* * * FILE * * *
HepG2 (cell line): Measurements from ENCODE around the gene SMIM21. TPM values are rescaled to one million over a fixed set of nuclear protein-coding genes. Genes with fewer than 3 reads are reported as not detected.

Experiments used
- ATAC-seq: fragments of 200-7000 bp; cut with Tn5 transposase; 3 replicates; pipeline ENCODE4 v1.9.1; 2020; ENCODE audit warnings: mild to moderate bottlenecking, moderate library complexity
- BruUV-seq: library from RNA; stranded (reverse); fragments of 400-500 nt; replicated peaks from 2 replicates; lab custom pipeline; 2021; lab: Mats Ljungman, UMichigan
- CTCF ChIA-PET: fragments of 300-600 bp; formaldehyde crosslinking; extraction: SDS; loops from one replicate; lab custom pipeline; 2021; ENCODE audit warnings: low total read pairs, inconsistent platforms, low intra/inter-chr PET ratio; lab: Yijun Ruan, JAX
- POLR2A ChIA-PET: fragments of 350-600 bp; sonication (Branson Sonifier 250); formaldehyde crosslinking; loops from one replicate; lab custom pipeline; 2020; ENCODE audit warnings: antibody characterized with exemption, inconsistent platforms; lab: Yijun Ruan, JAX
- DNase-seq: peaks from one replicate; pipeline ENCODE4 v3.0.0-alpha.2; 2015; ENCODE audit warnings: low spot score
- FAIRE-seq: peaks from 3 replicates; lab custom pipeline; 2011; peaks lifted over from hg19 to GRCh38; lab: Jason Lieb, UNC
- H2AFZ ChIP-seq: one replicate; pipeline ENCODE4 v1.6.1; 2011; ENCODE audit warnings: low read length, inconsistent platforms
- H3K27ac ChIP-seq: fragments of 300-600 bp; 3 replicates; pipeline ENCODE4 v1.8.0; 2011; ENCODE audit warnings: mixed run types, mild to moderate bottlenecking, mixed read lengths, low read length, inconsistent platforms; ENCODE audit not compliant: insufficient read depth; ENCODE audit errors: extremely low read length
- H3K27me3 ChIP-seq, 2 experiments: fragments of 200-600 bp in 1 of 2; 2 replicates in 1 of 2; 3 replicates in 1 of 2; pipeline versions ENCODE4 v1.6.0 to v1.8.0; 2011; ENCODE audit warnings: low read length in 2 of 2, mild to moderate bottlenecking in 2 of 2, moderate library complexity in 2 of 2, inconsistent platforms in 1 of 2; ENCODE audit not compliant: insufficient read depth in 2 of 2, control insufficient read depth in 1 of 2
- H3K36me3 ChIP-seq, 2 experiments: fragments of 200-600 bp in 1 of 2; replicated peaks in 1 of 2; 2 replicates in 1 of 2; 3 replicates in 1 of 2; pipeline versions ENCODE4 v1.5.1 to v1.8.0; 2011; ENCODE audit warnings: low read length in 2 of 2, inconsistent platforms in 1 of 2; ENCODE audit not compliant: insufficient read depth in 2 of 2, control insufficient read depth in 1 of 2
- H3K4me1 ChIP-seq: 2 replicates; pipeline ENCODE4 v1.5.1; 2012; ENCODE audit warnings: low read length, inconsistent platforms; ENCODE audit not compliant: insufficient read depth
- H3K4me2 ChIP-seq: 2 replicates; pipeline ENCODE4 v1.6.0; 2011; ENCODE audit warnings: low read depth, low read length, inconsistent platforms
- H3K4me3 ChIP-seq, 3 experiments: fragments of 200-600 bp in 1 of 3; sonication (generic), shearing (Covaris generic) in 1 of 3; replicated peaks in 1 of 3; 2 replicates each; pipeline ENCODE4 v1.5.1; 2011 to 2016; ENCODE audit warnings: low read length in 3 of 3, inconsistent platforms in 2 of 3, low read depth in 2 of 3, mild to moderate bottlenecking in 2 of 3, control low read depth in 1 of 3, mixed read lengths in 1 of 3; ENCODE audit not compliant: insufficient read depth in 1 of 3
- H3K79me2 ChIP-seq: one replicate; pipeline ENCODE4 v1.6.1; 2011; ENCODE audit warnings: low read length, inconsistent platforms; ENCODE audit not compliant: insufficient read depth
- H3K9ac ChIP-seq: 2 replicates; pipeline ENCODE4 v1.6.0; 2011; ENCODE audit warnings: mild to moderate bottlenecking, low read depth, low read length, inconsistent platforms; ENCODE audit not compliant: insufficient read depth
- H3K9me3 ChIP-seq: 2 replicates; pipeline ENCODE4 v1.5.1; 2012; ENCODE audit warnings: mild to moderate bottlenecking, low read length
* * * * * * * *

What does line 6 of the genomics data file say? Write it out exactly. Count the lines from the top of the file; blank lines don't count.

- POLR2A ChIA-PET: fragments of 350-600 bp; sonication (Branson Sonifier 250); formaldehyde crosslinking; loops from one replicate; lab custom pipeline; 2020; ENCODE audit warnings: antibody characterized with exemption, inconsistent platforms; lab: Yijun Ruan, JAX